thumbnail Fig. 13

Pulse profiles of the Crab pulsar derived using ctools for the four standard energy bands (red) compared to pulse profiles derived by Kuiper et al. (2001) using the COMPASS software (blue). The latter profiles were scaled to match our results in amplitude, and a phase shift of −0.03 was applied to match the profiles in phase.

thumbnail Fig. 14

Spectral energy distributions of the Crab pulsar and pulsar wind nebula components as determined using GammaLib and ctools (red) and by Kuiper et al. (2001) using COMPASS (blue). Results for the Crab pulsar are shown as dots, and results for the Crab pulsar wind nebula are shown as triangles. The figure also shows the 1σ uncertainty bands of the best fitting spectral models for both components.

4.3 Phase-resolved analysis of LS 5039

We now turn to an analysis of COMPTEL observations of the gamma-ray binary LS 5039 in order to validate the ability to conduct phase-resolved analyses with GammaLib and ctools. Using an orbit-resolved analysis, Collmar & Zhang (2014) found strong evidence that theMeV flux of GRO J1823-12, the strongest unidentified COMPTEL source in the Galactic plane, is modulated along the binary orbit of about 3.9 days of LS 5039. Specifically, using maximum likelihood significance maps, the authors demonstrated that GRO J1823-12 shows a more significant signal for the inferior conjunction period of LS 5039 as compared to the superior conjunction period. The same trend was also observed in their spectral analysis.

We repeated the analysis of Collmar & Zhang (2014) by choosing all viewing periods with pointing within 35° of (l, b) = (17.5°, −0.5°) from the HEASARC database. In total this resulted in a list of 41 viewing periods, starting with viewing period 5.0 and ending with viewing period 712.0. Up to viewing period 712.0 our list is identical to Table 1 of Collmar & Zhang (2014), yet the authors included 12 more viewing periods in their analysis that are not available in the HEASARC archive. For our analysis we combined the data in a data space of 140 × 123 × 25 bins of 1° × 1° × 2° in size and centred on (l, b) = (15.0°, −4.5°), which corresponds to the same dimensions that were used by Collmar & Zhang (2014) in some of their analyses. We used the four standard COMPTEL energy bands for our analysis. Similar to Collmar & Zhang (2014) we used the binary ephemeris of Casares et al. (2005), which is an orbital period of 3.90603 days with periastron passage (corresponding to phase 0) at JD 2451943.09, and we define phases 0.45 ≤ Φ < 0.9 as the inferior conjunction interval (INFC) and phases Φ ≥ 0.9 and Φ < 0.45 as the superior conjunction interval (SUPC).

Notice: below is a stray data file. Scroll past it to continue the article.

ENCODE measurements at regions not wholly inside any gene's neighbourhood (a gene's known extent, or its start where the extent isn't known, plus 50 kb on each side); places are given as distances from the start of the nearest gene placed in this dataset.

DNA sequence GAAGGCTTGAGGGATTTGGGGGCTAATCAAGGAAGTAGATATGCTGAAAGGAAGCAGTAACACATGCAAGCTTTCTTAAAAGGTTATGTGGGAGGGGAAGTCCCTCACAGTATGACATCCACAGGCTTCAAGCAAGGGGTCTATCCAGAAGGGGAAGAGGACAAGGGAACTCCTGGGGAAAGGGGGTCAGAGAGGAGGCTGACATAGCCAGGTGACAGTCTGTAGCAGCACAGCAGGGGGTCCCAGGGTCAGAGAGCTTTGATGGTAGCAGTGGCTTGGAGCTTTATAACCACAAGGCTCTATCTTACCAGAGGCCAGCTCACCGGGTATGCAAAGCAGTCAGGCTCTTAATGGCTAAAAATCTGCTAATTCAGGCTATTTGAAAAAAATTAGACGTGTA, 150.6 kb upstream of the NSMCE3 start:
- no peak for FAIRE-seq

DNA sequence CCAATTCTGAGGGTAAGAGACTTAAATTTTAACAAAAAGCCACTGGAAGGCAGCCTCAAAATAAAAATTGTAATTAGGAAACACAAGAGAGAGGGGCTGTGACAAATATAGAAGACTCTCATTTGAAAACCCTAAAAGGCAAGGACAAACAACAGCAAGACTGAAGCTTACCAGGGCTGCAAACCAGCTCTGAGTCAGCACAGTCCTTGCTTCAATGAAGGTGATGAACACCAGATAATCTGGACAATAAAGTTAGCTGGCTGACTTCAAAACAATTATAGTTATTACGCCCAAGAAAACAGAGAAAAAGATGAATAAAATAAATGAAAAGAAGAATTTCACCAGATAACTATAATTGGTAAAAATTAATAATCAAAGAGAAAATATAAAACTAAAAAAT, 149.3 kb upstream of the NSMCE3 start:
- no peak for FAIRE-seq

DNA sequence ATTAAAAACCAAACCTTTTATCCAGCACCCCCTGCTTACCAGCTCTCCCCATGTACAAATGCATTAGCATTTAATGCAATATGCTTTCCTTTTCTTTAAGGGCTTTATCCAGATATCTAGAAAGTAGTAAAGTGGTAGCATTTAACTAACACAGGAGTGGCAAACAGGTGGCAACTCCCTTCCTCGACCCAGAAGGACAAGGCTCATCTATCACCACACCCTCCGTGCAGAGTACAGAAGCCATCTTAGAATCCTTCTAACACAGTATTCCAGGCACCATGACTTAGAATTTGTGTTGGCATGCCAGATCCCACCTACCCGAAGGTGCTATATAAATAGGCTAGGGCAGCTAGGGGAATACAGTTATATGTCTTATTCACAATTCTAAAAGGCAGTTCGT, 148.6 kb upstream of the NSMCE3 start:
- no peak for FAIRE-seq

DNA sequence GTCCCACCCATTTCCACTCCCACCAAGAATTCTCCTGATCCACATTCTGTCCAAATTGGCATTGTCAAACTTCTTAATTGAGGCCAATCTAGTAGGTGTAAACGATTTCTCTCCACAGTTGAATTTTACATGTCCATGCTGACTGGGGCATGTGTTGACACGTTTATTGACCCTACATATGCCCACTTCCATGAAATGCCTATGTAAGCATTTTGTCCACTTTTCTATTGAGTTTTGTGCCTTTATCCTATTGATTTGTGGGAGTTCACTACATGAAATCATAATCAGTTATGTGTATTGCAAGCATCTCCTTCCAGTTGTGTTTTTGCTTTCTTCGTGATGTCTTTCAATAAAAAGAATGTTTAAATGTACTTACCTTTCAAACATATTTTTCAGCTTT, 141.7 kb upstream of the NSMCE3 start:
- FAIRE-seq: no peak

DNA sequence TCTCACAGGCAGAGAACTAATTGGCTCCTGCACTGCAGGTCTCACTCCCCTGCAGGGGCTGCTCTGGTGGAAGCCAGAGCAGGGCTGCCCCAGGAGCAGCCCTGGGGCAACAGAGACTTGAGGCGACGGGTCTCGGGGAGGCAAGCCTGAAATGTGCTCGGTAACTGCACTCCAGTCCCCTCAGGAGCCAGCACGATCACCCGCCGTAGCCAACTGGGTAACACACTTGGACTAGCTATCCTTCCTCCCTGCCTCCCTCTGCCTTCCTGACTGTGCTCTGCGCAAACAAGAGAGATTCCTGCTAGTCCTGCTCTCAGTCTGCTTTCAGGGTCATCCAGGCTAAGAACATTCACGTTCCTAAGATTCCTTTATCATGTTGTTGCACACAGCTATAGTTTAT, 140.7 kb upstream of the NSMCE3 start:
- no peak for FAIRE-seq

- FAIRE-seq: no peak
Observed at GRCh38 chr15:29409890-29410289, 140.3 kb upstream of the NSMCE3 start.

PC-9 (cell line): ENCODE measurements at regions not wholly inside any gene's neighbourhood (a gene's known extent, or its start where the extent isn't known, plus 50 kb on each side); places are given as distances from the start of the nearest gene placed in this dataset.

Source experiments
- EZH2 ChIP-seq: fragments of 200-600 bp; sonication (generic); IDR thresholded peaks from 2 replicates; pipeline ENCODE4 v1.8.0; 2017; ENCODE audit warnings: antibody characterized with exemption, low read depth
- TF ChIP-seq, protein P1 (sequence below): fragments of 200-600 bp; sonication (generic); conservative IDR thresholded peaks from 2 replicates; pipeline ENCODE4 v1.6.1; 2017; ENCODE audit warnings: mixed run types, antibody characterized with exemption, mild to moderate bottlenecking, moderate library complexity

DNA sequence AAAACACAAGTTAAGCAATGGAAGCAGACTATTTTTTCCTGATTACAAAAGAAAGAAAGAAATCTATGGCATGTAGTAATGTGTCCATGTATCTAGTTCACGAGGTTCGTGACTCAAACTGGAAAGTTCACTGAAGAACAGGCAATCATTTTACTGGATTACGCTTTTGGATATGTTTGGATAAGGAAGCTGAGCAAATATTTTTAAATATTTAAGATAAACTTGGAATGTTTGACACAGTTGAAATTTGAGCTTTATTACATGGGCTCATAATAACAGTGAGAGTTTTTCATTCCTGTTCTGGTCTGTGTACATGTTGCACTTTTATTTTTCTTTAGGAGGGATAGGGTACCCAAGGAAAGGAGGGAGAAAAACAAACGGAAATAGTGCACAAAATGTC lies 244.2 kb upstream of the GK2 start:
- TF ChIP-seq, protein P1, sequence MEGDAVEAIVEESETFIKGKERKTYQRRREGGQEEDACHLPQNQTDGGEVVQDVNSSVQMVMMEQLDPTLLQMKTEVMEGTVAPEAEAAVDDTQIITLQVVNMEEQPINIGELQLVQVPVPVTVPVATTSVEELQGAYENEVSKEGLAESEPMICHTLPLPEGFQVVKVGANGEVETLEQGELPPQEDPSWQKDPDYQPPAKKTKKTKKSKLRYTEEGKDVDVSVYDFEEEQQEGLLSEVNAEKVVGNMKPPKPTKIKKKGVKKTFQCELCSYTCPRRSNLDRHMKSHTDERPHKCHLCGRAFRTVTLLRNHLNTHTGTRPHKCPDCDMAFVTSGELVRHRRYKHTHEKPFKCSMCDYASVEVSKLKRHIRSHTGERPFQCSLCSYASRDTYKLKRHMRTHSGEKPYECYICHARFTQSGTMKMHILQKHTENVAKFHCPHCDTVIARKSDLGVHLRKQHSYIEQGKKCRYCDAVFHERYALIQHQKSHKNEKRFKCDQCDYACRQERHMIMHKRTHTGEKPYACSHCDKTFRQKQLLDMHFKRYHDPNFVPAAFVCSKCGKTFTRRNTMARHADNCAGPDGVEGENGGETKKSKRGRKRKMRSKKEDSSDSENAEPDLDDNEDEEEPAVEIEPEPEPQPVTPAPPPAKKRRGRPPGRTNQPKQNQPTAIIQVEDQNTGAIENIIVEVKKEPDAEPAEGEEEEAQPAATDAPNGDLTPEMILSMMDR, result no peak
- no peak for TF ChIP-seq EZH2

As the first step we created TS maps of the region around LS 5039 using comlixmap for the INFC and SUPC phase intervals. The data for the four standard energy bands were analysed jointly, using a model composed of a test point source and an additional point source at the location of the quasar PKS 1830–210 that is spatially close to LS 5039. The spectra of both components were modelled using power laws. In addition, the source model included components for Galactic diffuse emission based on template maps for bremsstrahlung and inverse Compton emission with free scaling factors for each energy bin11. Furthermore, an isotropic component was included to account for the cosmic gamma-ray background emission, with intensity fixed according to I(Eγ) = 1.12 × 10−4(Eγ/5 MeV)−2.2 ph cm−2 s−1 MeV−1 sr−1 as suggested by Weidenspointner (1999). The background was modelled using the BGDLIXE algorithm with parameters Navgr = 5 and Nincl = 15.

The resulting TS maps are shown in Fig. 15 for the INFC (left) and SUPC (right) phase intervals. The maps can be compared to those shown in Fig. 6 of Collmar & Zhang (2014), which were determined separately for the 3–10 MeV and 10–30 MeV energy bands. In both analyses, LS 5039 is considerably more significant in the INFC phase interval but only weakly detected in the SUPC phase interval. In the latter interval, the emission maximum seems to be displaced towards the north-east with respect to the position of LS 5039 in ours and the analysis of Collmar & Zhang (2014), yet the emission location is still compatible within the 3cr uncertainty contour with the position of LS 5039.